To Save A Life
Learn how Mary Greeley Medical Center makes it easy and convenient to learn CPR.
Georgia Rains-Traviss is prepared to save your life. Rains-Traviss realized she needed some emergency response skills after her 81-year-old mother was admitted to the Intensive Coronary Care Unit (ICCU) at Mary Greeley Medical Center with congestive heart failure for the second time in less than a year.
"I was so scared of getting caught in an emergency situation and not knowing what to do," she says. "It could happen anywhere, at any time. My mom's blood pressure or oxygen levels could suddenly drop, and she wouldn't be able to tell us how she feels. I started to think to myself 'What am I doing for her?'"
While sitting in the surgery family waiting room of the hospital, Rains-Traviss was reading the Story County community newspaper when she saw that CPR training was offered through Mary Greeley Medical Center. She immediately got on the phone to sign up.
"The number I called connected me with Chris Perrin and I asked to talk to someone about the CPR class," says Rains-Traviss. "He said 'That's us," and I told him about the CPR information I'd just read. He told me he could bring me information while I was there at the hospital. I was really impressed!"
Chris Perrin, paramedic supervisor, Mobile Intensive Care Services (MICS), brought Rains-Traviss a CPR Anytime kit that afternoon, which she decided to buy. The kit came with a personal, inflatable CPR mannequin, CPR Anytime skills practice DVD, an American Heart Association CPR for Family and Friends booklet and accessories for the program. She was able to complete the training on her own time and at her own pace in the comfort of her home.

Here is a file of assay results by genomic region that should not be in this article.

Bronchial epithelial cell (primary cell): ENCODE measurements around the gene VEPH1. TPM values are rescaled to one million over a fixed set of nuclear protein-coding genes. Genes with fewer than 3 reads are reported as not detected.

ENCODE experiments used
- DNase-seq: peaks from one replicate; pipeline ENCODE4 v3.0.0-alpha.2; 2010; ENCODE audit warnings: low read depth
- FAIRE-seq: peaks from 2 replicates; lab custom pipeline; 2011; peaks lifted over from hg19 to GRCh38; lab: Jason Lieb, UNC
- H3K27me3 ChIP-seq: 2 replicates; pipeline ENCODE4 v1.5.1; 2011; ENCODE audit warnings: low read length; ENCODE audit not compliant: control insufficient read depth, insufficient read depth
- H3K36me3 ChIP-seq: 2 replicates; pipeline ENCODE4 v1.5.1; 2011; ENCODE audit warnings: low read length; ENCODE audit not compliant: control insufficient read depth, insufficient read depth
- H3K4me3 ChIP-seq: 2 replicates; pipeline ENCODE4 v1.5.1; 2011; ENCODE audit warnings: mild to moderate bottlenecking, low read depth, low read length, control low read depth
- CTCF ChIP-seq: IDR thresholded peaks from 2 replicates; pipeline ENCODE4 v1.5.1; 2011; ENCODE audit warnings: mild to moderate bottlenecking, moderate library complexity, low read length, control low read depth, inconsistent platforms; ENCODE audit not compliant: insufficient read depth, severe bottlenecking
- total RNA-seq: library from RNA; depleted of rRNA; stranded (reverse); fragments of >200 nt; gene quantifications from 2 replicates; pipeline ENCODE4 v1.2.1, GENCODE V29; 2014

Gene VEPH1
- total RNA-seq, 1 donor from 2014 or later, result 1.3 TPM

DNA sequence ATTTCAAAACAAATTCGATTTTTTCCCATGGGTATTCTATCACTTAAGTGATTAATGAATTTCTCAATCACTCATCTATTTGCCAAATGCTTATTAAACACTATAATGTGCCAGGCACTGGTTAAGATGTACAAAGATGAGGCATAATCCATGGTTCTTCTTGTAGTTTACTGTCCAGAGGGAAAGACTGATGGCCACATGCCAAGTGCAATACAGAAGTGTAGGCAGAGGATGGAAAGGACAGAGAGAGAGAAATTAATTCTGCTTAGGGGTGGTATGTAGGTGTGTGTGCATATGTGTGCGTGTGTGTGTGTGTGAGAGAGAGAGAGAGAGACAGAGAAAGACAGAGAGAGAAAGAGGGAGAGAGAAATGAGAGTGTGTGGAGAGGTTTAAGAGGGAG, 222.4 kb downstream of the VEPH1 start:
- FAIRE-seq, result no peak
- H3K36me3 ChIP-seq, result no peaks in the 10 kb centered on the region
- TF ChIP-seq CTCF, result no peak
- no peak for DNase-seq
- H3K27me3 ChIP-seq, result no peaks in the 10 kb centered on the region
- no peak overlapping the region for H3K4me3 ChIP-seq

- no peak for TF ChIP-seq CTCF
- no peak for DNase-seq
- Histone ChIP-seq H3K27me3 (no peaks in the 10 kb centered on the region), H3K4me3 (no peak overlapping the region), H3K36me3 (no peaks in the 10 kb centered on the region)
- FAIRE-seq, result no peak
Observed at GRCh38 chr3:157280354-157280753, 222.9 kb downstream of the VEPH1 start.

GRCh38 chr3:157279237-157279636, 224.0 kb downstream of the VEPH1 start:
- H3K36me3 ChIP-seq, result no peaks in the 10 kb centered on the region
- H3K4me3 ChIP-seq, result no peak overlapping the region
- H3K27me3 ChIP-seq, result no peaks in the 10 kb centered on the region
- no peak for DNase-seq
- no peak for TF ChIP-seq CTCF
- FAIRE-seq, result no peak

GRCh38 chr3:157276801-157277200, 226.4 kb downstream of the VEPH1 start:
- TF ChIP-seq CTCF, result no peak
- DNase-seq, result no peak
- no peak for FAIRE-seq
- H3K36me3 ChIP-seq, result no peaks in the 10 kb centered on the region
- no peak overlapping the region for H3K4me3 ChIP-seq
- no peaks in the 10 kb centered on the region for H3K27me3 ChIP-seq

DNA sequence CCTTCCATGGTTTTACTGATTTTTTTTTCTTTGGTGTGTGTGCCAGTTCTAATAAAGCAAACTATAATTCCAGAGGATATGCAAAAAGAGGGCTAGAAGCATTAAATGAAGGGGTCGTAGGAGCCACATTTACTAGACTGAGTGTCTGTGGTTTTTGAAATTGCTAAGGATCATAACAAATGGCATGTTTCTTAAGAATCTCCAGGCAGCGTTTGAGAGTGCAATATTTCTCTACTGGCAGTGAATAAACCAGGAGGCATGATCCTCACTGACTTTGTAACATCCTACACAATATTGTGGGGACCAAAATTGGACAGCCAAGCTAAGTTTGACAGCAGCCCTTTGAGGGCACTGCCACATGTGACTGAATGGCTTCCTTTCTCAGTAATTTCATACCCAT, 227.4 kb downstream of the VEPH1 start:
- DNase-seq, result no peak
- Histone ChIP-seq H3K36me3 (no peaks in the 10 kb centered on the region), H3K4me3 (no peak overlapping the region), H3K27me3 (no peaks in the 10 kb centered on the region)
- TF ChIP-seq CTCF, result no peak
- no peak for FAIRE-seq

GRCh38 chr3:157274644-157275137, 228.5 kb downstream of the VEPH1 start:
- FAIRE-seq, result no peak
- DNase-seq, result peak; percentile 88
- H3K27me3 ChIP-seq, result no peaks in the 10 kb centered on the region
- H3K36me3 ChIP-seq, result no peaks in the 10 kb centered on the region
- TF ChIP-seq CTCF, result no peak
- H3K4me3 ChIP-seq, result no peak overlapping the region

Pass It On
The CPR Anytime program is designed for those who do not require a work-related certification in CPR and want to know what to do if they encounter someone that may have had cardiac arrest. It was developed by the American Heart Association and Laerdal Medical. Mary Greeley Medical Center began to use the program in July 2010."
Almost 80 percent of cardiac arrests occur at home and are witnessed by a family member," says Chris Perrin, paramedic supervisor, Mobile Intensive Care Services. "Less than five percent of sudden cardiac arrest victims survive because the vast majority of those witnessing the arrest are people who do not know how to perform CPR."
Mary Greeley Medical Center wants others to be educated, prepared and confident. As part of the kick-off to convert to this new training program, an infant kit and an adult/child kit were provided to each community in Story County as part of the Barbara Finch Memorial Fund.
"The intent was to seed the community with kits in the hopes that users of the initial kits, provided at no cost, consider buying a kit and 'paying it forward' by making their purchased kit available to others in the community," says Perrin.
Rains-Traviss values the fact that she will always have this kit on hand. "A lot of times when you take a one-time class, you forget what you learned a couple of months later. Since you get to keep the kit you pay for, you can do it again and again. You can really learn what to do and not go into panic mode should you ever come across an emergency situation."
Rains-Traviss is confident she can give people the help they need in an emergency situation while waiting for the ambulance to arrive. She feels strongly that other people need to be prepared too, and even shared her kit with her 15-year-old neighbor believing it would be handy training for a babysitter to have.
The medical center continues to offer monthly classes for anyone who wants to walk through the program with an instructor, or has follow-up questions after taking a kit home. For more information about CPR Anytime, call 515-956-2875.